The 5 Grossest Facts About Nathan’s Hot Dog Eating Contest

You’re not going to believe this, but there’s a darkness behind hot-dog-eating contests
The 5 Grossest Facts About Nathan’s Hot Dog Eating Contest

In the world of competitive eating, theres one event that stands above all the rest. By which I mean, theres one event that holds some degree of mainstream respect, instead of solely being a source of 2 a.m. YouTube disgust. That event, of course, is Nathans Hot Dog Eating Contest, which is held every year on Fourth of July. 

It all makes for a pretty perfect American tradition, being that its something that would normally get you sent to a mental and/or regular hospital, but because its in the name of patriotism, it creates cult heroes instead. 

That said, its not all glitz and glamour. In fact, its zero percent glitz or glamour. 

Here are five particularly stomach-turning facts about it for your displeasure…

Disgusting Preparation Methods Made It What It Is Today


If you ask the worlds weirdest historians about when the Nathans contest became a bona-fide freak show, theyll point to the debut of Takeru Kobayashi. He entered the fray in 2001, and immediately skyrocketed the frankfurter count to a staggering 50 hot dogs. With that one event, we moved forever past the point of “real hungry” into “genuinely concerning.” 

According to Kobayashi himself, the key to doubling the previous record was his training, which involved force-feeding himself three gallons of water in 90 seconds to expand his stomach. From there, two paths diverged: One saying, “Yeah, dont do that please,” and another that said, “Lets see how nightmarish this gets.” 

Door number two was chosen.

Competitive Eating Comes With A Whole Lot of, Let s Say, Reverse-Eating

Everyones probably familiar with the bodys go-to response to too much food — which is to fire some back out with a rousing “no thank you.” As youd imagine, the point at which your stomach has no more need for hot dogs is far before youre even in the lower double digits, so if youre a competitive eater, youre also, by the nature of the beast, a competitive vomiter. 

A former Nathans champion named Tim Janus shared that over 12 years of competitive eating, he tossed his cookies/hot dogs/et cetera close to 10,000 times. Meanwhile, Im going straight to the hospital if I hit a bakers dozen upchucks within just one year.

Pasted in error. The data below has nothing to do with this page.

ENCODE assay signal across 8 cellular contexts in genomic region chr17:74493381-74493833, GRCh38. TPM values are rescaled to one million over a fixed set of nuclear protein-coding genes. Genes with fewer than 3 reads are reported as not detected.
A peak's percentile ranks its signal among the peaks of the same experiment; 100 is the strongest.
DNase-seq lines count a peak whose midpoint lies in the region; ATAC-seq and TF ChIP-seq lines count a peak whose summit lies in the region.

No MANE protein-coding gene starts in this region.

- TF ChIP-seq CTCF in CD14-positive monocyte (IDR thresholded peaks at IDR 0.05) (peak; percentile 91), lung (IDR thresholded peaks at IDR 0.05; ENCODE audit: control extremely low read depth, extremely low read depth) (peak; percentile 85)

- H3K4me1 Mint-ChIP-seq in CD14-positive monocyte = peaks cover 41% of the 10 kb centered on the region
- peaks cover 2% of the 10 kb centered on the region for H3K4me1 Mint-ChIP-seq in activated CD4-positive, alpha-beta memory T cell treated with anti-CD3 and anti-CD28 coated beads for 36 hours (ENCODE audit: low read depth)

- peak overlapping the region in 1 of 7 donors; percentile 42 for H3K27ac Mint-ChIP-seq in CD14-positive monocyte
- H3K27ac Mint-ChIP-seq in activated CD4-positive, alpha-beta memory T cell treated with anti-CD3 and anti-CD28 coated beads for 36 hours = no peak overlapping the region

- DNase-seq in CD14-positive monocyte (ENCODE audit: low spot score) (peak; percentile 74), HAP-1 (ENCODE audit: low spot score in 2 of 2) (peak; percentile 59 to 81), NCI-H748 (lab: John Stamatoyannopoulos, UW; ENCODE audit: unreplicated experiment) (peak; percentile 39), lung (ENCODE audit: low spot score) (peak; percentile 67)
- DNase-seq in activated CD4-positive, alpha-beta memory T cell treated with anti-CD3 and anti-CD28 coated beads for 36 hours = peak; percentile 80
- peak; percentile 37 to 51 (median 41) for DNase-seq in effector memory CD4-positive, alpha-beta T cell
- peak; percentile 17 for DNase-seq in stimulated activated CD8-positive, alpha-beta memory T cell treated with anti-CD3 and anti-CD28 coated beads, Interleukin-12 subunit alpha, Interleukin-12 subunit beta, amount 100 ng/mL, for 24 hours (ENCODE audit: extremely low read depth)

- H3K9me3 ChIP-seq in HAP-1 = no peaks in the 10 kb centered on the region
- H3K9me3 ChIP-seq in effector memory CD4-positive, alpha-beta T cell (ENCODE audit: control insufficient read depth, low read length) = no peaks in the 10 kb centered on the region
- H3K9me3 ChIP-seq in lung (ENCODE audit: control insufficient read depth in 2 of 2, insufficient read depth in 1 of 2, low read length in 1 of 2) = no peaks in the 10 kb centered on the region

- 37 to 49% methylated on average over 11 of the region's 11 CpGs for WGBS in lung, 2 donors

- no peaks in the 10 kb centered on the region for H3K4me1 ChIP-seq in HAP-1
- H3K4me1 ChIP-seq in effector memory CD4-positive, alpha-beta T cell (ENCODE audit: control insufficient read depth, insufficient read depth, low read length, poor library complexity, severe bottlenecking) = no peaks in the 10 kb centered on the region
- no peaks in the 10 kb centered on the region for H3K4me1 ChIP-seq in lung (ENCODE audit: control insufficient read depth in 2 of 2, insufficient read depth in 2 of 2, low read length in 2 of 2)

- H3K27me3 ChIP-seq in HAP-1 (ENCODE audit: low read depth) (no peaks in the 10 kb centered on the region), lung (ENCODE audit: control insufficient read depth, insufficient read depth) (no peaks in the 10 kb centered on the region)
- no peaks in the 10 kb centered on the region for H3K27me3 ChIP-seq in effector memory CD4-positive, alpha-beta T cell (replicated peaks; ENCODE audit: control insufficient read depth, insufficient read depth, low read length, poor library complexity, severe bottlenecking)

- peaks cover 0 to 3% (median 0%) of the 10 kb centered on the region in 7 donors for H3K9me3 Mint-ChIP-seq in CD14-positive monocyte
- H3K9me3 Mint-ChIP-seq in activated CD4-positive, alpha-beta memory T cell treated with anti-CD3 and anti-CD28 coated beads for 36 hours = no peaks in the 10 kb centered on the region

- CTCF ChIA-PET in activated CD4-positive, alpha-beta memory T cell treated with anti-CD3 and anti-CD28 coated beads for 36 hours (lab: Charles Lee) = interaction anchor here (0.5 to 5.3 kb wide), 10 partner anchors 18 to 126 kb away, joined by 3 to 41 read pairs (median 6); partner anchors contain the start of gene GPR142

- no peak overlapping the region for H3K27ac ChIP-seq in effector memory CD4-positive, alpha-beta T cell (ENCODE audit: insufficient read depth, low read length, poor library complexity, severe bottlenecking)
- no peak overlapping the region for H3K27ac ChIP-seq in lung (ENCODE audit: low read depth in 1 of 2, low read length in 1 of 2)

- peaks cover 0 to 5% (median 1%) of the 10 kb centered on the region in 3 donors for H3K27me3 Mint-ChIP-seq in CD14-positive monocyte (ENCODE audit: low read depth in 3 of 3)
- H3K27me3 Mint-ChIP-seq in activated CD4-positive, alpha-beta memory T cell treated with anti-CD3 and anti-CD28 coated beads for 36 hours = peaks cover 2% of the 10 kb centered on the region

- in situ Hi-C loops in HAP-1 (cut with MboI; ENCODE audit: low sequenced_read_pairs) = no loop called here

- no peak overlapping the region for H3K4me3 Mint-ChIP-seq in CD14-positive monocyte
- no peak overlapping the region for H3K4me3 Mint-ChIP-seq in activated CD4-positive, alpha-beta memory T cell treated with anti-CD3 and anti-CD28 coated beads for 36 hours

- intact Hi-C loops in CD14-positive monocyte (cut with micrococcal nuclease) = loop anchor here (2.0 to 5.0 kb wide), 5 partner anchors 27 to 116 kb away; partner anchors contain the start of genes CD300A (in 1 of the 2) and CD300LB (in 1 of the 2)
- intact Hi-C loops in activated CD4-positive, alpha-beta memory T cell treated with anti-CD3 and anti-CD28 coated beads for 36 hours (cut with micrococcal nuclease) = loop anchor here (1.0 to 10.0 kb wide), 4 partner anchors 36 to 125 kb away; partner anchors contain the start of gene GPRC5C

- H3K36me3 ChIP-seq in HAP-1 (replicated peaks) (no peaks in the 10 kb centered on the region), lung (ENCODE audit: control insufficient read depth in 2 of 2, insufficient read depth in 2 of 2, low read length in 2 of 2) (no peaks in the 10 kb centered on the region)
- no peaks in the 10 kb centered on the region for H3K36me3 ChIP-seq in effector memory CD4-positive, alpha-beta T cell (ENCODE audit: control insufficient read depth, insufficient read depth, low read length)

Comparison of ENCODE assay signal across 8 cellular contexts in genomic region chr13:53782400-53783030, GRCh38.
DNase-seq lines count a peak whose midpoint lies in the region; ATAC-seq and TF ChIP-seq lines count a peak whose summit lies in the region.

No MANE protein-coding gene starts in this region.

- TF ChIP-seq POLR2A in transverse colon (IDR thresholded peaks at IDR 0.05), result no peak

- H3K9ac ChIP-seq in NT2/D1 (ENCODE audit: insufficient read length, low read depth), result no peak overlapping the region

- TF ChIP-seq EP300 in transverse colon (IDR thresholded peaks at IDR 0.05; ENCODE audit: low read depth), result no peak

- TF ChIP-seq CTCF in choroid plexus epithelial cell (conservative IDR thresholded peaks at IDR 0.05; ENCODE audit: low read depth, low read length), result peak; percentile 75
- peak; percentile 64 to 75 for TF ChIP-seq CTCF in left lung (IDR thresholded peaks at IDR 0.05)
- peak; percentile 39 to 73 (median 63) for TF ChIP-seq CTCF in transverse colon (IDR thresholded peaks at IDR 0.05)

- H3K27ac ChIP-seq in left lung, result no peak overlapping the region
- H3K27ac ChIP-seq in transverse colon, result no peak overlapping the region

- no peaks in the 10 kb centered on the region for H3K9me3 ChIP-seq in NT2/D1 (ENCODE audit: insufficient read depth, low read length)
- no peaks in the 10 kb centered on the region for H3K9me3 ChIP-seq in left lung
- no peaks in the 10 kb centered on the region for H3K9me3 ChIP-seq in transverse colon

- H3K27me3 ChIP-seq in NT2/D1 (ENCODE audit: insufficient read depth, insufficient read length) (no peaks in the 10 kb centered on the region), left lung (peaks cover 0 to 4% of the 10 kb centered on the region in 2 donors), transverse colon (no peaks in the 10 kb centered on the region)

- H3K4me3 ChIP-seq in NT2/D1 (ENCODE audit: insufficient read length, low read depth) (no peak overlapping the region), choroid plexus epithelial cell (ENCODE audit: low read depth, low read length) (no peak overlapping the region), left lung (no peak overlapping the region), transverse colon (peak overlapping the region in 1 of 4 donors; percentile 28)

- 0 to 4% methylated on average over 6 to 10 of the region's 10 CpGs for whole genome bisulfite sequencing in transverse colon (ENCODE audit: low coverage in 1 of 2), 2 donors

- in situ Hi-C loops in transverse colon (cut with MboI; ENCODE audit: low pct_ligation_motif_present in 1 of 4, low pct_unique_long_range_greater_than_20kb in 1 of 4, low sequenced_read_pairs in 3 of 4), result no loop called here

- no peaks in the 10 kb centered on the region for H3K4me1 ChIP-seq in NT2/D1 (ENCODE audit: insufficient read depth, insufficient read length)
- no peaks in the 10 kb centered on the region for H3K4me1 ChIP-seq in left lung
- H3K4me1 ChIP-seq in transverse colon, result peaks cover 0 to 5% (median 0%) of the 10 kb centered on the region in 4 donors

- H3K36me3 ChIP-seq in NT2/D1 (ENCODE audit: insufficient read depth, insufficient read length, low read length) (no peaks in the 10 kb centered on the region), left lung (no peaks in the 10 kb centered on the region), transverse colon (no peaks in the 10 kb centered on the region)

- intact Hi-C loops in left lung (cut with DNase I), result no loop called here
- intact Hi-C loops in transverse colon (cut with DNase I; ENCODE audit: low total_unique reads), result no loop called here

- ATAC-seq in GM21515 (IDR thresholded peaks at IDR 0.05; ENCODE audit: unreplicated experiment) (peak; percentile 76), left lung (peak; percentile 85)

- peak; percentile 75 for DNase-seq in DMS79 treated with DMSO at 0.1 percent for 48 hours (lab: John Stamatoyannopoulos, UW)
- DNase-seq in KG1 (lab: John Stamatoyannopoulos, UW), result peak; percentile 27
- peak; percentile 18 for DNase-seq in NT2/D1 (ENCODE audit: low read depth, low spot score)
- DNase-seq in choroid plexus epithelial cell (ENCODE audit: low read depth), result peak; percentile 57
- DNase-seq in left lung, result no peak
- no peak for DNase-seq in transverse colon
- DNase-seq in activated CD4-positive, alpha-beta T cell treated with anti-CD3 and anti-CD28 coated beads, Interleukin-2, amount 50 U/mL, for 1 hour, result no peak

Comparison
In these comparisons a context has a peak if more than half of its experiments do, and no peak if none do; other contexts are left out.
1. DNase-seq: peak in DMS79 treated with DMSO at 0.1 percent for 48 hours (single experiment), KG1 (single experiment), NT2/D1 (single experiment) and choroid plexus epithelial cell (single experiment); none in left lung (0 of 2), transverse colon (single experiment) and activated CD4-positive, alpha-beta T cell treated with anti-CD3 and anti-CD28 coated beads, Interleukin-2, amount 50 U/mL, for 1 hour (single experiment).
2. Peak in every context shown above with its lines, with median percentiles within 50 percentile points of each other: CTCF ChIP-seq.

Serious Competitors Basically Learn How to Turn Off Their Stomachs


Besides being deeply gross, that propensity for stomach emptying doesnt help your professional eating pursuits either. So whats someone to do but to reprogram one of the most important organs in the body to stop doing its job? 

The way that your stomach processes food is known as peristalsis, and this is a valuable process — if youre actually trying to absorb nutrients and feed yourself, that is. If youre instead trying to make your stomach explode like an overfull catheter, its an annoyance. To that end, competitive eaters have actually achieved turning off peristalsis altogether.

Which, Yes, Can Have Permanent Negative Effects

If youre thinking, hey, teaching your stomach to stop stomach-ing seems bad, youre absolutely right! It ties into a serious danger that high-level competitive eaters have to contend with. Namely, something called profound gastroparesis. Here, “profound” doesnt mean thoughtful and incisive, but rather, “This is so messed-up we didnt ever really think it would happen.” 

What it entails is that your stomach muscles, weakened by your hobby of filling yourself like a meat scarecrow, no longer move food through your digestive tract properly, even when youre not trying to set a record. Because sometimes, predicting health risks is a real Occams razor situation.

They Also Learn to Shut Off Their Gag Reflex


Speaking of shutting down natural body processes, competitive eating can also be responsible for, by far, the least sexy reason to eliminate your gag reflex. 

The fact is, at the speed and volumes modern eating competitions are approaching, its generous to even describe what theyre doing as “eating.” Theres very little chewing and possibly less digesting going on. Its closer to trying to fit two weeks of luggage into a single TSA-approved carry-on than any sort of impressive stomach function. And so, when youre trying to shove chunks of almost fully ungnawed foodstuffs down your throat, you learn to turn off your gag reflex entirely.

After doing the research for this post, I wish I could do the same.

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